In Condition 1 (2016): both parents present, playbacks were conducted when the female was at the nest and the male was nearby. In Condition 2 (2017): male present, playbacks were performed with the male nearby as soon as the female left the territory after feeding the nestlings. An observer controlled the playback from a position 40 m from the nest. An observer at this distance had no obvious effect on male or female behavior throughout the duration of the playback. Playback sessions comprised at least six provisioning visits by the female (in one case the male provisioned the nestlings). Additional visits were inadvertently obtained at several nests when we were unable to see the female feeding the nestlings. For each of the playback types we first observed nestling responses following the parent’s visit without performing a playback (Control), and then after a visit with playback (Playback). In sessions with extra visits, we used observations from the control period immediately before the relevant playback period. Control and playback periods for each playback call type enabled us to use a matched-pairs design to control for among-nest differences such as brood size, sex ratio, and begging intensity. Video recordings of nestling response to playbacks at nests less than 1.5 m above the ground were made with a Sony HDR XR520 camera (Sony Corp. of America, New York, New, USA) mounted on a tripod placed within 1 m of the nest. For nests 1.5–2 m above the ground, a GoPro Hero+ (GoPro, Inc., San Mateo, California, USA) attached to a 2.1-m pole was placed next to the nest. We used the video recordings to note the times at which the female left the territory, returned to the territory, and fed the nestlings. We used these data to calculate the time between each visit and rates of begging behavior.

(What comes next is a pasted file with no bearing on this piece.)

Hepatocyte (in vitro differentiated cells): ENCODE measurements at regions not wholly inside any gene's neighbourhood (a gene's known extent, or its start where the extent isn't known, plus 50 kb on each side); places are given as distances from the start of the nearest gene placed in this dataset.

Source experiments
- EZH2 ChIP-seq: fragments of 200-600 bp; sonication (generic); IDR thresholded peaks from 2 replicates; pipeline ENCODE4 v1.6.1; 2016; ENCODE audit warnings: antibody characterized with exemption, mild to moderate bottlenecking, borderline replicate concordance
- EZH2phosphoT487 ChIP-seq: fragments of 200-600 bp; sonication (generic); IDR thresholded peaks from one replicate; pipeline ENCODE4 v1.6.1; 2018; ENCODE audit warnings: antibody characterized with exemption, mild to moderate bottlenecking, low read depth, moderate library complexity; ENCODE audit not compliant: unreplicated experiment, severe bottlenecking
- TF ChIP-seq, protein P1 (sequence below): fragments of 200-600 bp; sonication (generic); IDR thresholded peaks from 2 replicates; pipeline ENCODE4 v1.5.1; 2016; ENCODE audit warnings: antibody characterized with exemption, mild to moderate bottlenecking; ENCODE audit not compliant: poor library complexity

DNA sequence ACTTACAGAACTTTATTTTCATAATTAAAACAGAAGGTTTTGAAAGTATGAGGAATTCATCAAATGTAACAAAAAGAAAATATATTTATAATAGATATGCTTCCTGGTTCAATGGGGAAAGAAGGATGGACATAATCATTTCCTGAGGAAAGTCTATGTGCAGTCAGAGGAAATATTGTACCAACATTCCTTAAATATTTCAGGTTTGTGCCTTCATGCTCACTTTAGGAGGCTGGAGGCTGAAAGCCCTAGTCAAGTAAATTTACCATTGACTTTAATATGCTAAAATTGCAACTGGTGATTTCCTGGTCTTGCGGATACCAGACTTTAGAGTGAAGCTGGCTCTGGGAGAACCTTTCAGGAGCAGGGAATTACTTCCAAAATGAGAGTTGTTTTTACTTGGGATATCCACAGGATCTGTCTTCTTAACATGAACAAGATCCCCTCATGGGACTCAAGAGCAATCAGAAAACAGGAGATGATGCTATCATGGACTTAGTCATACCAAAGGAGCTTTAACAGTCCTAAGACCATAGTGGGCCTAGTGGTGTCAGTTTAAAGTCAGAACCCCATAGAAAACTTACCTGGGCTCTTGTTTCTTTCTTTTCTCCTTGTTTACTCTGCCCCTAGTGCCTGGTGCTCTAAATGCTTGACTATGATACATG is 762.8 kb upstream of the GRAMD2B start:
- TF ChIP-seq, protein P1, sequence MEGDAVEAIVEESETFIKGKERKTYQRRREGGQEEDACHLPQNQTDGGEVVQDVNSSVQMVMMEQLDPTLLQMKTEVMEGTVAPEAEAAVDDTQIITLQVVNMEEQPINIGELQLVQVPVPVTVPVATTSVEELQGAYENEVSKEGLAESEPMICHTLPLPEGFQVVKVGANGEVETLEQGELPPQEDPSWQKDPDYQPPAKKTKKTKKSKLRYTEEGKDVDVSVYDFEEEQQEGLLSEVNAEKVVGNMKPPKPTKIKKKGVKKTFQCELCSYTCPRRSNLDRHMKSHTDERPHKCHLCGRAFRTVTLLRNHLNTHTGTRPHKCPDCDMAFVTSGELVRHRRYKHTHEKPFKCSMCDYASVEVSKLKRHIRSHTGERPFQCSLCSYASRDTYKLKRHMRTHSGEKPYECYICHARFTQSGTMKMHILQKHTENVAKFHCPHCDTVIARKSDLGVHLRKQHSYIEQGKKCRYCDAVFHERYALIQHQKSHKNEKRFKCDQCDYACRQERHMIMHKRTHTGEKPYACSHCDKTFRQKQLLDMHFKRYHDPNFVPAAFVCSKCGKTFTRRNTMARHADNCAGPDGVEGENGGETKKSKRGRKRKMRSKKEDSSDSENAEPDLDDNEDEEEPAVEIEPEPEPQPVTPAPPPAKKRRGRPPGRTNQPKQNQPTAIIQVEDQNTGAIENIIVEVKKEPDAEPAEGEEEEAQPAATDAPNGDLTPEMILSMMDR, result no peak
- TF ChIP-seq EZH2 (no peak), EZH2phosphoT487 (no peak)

For Condition 3 (2018): no parent present, we removed a nestling that begged in response to light tapping on the rim of the nest and carried it to a vehicle parked at the study area. The nestling was placed in a nest collected earlier that breeding season and allowed 5 min to acclimate. We then played the three types of calls in random order and observed the response of the nestling for 5 min after each playback. This abbreviated schedule allowed us to return the nestling to its nest within 30 min and we observed no changes in provisioning or nest guarding by the parents and no cases of brood reduction in the days following nestling removal and replacement.

We used observations of nestling begging to test the nestling antipredator adaptation hypothesis. In Conditions 1 (both present) and 2 (male present), we used the video recordings to measure: (1) begging persistence, (2) parent-absent begging, and (3) nonpostural begging. Begging persistence was the duration of begging (s) once the female departed. As the intervals between feeding visits varied considerably, we calculated the rates (number/min) for parent-absent and nonpostural begging. We noted the number of bouts of parent-absent begging as well as the duration of each control and playback period. A “bout” of parent-absent begging was defined as a series of begging calls in quick succession in the absence of a care-giving adult; a silence of at least 3 s indicated the end of a bout of begging. We used the rate (number/min) of calling in the absence of any postural components of begging behavior as a measure of nonpostural begging. Nestlings typically remained motionless at the bottom of the nest during such calling. As both parents were not present in Condition 3, we only recorded the nonpostural begging rate and bout rate of parent-absent begging during the 5-min observation periods.